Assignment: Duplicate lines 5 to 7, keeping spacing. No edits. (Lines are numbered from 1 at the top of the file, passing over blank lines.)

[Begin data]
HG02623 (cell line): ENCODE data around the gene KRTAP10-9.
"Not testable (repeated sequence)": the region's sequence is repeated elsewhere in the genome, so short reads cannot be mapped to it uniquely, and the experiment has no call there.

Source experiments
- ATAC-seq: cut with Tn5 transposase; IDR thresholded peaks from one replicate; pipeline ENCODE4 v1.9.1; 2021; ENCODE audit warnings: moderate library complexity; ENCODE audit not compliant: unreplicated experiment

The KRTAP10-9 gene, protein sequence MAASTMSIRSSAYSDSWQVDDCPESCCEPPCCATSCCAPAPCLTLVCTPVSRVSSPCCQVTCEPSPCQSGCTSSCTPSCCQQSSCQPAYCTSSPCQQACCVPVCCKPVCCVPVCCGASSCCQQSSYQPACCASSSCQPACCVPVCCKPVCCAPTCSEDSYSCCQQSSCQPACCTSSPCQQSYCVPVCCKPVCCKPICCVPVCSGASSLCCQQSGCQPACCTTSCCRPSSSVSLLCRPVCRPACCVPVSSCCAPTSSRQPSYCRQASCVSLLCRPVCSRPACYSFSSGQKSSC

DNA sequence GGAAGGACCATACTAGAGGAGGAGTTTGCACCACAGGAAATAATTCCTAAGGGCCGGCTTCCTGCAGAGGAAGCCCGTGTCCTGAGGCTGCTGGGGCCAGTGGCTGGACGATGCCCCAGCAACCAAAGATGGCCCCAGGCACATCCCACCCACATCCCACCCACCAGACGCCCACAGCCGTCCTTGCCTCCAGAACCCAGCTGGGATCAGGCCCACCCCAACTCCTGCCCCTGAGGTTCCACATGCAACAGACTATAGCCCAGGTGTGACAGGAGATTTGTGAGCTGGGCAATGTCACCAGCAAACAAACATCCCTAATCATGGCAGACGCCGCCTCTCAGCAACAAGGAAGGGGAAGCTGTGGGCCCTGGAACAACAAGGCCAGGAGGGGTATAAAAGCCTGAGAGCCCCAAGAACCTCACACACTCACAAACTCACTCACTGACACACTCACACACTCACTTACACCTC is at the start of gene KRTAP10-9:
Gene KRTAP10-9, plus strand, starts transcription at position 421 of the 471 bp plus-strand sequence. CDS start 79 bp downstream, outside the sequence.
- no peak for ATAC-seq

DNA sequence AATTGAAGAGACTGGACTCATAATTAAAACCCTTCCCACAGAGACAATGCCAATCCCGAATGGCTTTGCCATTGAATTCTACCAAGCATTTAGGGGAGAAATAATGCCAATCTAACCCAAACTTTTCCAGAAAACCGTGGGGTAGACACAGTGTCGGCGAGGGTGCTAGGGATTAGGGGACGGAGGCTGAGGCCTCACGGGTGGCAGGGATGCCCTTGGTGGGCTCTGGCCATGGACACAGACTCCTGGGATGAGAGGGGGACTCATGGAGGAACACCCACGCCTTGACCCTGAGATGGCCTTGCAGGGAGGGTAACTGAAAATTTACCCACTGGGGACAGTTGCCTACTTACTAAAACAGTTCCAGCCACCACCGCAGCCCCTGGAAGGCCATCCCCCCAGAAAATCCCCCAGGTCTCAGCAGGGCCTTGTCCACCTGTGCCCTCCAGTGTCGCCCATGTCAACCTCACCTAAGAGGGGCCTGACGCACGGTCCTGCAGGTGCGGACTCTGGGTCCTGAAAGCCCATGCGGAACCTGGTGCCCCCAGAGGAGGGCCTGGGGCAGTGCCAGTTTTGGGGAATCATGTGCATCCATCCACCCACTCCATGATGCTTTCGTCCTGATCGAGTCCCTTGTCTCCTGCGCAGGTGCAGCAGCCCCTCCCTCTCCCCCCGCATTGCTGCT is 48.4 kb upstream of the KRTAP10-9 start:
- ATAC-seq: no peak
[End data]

The KRTAP10-9 gene, protein sequence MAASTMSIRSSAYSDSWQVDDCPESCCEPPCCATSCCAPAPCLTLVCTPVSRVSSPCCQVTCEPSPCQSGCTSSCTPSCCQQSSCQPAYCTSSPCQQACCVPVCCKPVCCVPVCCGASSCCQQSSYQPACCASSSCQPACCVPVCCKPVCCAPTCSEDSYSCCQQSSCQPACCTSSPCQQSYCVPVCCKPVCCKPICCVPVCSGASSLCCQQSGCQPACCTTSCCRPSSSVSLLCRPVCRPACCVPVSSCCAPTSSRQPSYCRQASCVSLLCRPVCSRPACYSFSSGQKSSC

DNA sequence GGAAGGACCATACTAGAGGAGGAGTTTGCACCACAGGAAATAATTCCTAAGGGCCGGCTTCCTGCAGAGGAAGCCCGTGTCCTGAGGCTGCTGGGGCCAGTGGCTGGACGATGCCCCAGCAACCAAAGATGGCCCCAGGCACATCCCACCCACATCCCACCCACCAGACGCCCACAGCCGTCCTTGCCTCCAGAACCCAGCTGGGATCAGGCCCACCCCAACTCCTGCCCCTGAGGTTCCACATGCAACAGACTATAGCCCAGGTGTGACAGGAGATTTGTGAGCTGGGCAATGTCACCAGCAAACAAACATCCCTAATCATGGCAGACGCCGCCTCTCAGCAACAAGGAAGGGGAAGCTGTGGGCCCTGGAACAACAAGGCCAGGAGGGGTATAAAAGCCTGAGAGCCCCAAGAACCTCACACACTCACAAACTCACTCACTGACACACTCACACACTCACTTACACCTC is at the start of gene KRTAP10-9:
Gene KRTAP10-9, plus strand, starts transcription at position 421 of the 471 bp plus-strand sequence. CDS start 79 bp downstream, outside the sequence.